Somewhere in course of circus history, the net was eliminated. Now, the acrobat was asked to walk the same distance and perform the same feats, but with one distinction: if he were to fall, there would be nothing there to catch him.
Imagine the electricity in the air the first time that act was performed. There was the tightrope walker, doing the same act that he’d performed thousands of times before, but now one slip, one misstep, and he’d fall to his death on the concrete below. No matter how many times he’d walked the high wire before, this time was different. He was galvanized by the excitement, exhilarated by the danger.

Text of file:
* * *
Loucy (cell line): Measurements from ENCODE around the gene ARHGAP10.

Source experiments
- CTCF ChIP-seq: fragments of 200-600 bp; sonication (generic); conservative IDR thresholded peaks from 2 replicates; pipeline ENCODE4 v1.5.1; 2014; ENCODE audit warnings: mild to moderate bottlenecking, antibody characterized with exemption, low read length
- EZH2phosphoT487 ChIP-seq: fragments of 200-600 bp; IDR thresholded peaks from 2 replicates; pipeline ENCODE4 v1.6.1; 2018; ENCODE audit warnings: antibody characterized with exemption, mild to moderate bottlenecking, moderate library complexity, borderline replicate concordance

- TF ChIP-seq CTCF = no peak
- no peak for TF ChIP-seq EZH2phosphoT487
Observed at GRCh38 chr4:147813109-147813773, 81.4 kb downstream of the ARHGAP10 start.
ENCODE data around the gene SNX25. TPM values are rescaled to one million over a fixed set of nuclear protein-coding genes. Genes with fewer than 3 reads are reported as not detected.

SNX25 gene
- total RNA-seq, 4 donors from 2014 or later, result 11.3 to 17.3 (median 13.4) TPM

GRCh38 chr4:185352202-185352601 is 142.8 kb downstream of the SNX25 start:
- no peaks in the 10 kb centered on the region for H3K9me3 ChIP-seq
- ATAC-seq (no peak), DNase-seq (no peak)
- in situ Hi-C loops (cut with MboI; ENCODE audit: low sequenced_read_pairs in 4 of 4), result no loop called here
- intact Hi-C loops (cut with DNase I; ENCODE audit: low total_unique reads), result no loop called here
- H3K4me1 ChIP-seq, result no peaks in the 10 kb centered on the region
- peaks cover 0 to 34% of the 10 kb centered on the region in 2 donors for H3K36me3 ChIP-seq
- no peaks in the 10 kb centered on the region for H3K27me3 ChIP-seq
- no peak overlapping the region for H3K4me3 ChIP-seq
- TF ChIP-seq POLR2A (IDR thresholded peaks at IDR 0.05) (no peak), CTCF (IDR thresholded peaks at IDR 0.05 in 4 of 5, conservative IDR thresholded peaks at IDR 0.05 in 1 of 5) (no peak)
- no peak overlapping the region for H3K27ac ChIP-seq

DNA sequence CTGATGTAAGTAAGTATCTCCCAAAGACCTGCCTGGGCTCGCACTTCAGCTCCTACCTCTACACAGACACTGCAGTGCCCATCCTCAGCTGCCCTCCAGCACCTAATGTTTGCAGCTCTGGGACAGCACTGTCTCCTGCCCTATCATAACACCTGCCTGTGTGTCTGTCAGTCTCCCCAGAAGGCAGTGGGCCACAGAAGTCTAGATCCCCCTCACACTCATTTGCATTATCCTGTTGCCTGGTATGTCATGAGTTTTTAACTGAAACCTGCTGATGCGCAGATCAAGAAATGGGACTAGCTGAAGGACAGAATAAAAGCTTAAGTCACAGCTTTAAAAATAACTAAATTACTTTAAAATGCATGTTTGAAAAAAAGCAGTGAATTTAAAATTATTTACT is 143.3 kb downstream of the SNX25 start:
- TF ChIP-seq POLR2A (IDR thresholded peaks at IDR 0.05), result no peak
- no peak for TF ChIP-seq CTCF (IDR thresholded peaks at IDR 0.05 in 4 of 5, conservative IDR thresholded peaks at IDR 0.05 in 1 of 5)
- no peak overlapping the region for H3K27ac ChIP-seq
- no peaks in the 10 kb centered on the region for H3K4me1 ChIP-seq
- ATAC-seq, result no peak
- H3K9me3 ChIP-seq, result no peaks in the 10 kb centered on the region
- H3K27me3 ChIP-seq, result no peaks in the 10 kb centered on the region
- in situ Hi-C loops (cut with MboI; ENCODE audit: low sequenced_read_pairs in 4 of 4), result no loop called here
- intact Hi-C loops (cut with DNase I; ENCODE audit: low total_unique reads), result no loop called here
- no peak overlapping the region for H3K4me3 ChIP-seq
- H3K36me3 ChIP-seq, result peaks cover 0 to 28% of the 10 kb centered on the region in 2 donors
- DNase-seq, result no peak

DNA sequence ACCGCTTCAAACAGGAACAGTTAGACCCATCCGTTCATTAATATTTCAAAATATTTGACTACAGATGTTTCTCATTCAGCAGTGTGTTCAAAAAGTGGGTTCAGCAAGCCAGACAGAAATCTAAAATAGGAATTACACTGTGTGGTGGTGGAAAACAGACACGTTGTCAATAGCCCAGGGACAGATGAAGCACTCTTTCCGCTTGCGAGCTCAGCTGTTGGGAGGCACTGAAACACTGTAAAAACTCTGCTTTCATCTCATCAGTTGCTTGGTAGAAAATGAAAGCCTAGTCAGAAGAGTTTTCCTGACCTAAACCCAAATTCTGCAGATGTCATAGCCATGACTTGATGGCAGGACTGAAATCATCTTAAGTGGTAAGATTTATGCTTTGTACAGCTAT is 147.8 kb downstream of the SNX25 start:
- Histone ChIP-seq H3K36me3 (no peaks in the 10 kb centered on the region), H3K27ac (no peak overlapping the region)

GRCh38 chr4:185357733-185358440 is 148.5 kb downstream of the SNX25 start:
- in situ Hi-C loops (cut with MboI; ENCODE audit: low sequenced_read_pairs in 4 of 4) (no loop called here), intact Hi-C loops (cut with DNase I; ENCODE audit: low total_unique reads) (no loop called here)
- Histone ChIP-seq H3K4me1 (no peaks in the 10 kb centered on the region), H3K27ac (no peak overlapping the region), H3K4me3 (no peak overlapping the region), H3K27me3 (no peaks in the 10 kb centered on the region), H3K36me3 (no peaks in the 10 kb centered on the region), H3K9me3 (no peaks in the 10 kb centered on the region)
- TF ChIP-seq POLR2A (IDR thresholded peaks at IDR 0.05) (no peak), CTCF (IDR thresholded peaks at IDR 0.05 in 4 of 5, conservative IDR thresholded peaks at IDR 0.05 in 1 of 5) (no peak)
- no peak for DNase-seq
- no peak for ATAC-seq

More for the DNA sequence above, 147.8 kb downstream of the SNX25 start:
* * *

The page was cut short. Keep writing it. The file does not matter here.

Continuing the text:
That is an apt parable to our hishtadlus. We have to go about life like that tightrope walker, taking our efforts very seriously, and acting as if the outcome is completely dependent on them. Our attitude has to be, “If I don’t put in the adequate exertion I will fail and fall to the concrete below.” All the while, though, we must know that there is a safety net. Hashem is there to help and support us, and even more, Hashem completely directs every action in our lives. This is the proper balance we must strike between putting in our own efforts and trusting in Hashem’s close involvement.